Economist: Obama Is Completely Closed-Minded When It Comes To Economics

 

obama change back

Noted Austrian economics specialist Peter Klein points out that Obama’s famous thoughtfulness doesn’t seem to extend into the real of economics.

Klein writes on his organisations and Markets blog:

The President’s supporters portray him as thoughtful, well-informed, and deliberative. Unlike his predecessor, who acted on impulse, rarely considered dissenting points of view, and lived in a protective bubble, Obama reads, understands alternative perspectives, and thinks through arguments. Look how long it took him to decide on an Afghanistan policy!

And yet, on economic policy, the President is shockingly parochial. He has repeatedly challenged critics of his stimulus program to “produce a single economist” who opposes his actions. Anyone who disagrees with massive government borrowing and expenditures to “rescue” the economy is simply an obfuscationist, a partisan trying to score cheap political points at the expense of the national good. I think Obama genuinely believes this. He’s certain he’s right, so criticism bewilders him. He simply can’t fathom that there might be honest disagreement on basic economic issues. For Obama, the range of macroeconomic opinion runs from, say, Krugman to Summers. It’s like Pauline Kael’s famous line that Nixon couldn’t have won in 1972 because “no one I know voted for him.”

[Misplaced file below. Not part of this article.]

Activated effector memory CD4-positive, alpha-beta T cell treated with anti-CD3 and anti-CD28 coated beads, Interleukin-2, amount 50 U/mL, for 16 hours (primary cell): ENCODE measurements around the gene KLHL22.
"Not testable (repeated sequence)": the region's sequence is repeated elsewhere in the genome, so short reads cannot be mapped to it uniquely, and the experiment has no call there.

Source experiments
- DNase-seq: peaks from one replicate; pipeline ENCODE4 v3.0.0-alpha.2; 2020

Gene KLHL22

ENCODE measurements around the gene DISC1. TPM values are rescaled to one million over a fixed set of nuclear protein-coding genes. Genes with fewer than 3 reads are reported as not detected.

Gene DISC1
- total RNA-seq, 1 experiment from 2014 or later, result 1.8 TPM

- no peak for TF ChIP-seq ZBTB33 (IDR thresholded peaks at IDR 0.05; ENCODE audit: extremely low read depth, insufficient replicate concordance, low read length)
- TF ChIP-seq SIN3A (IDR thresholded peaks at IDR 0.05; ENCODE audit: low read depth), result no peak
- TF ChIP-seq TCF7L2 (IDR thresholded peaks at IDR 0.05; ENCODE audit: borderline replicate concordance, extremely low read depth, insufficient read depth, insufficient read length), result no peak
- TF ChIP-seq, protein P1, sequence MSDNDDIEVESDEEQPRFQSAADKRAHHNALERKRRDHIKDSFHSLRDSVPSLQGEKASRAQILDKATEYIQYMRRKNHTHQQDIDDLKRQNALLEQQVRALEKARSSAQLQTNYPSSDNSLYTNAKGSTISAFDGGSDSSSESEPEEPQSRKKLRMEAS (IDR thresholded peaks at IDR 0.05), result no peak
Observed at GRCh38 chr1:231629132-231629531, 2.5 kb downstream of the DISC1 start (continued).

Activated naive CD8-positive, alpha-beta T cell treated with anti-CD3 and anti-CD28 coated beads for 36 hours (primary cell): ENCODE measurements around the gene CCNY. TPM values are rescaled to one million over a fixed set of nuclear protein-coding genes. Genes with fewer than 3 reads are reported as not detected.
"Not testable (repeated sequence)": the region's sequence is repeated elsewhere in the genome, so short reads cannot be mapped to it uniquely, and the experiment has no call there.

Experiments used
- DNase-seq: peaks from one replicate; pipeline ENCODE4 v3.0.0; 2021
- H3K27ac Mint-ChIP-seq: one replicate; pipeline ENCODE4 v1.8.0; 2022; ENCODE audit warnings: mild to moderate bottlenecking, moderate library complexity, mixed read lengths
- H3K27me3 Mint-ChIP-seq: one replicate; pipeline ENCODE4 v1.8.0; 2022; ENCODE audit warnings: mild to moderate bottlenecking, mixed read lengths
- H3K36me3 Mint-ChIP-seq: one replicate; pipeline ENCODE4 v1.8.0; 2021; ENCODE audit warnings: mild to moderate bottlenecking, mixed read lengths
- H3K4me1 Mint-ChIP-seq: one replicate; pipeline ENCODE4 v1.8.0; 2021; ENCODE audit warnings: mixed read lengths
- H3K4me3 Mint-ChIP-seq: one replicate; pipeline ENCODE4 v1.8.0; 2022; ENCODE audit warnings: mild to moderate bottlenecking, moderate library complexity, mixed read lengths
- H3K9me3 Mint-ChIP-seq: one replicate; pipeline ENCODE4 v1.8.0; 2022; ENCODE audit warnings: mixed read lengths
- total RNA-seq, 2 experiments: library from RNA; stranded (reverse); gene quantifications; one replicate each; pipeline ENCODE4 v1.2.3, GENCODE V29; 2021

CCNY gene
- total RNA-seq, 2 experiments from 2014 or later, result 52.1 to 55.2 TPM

Of course, I’m not expecting a White House invitation for me and my friends to present Austrian business-cycle theory. But you’d think he might listen to Cochrane, Zingales, Mulligan, Becker, Glaeser, or even Mankiw.

This is our thoughtful, well-informed, deliberative Chief Executive?

NOW WATCH: Money & Markets videos

Want to read a more in-depth view on the trends influencing Australian business and the global economy? BI / Research is designed to help executives and industry leaders understand the major challenges and opportunities for industry, technology, strategy and the economy in the future. Sign up for free at research.businessinsider.com.au.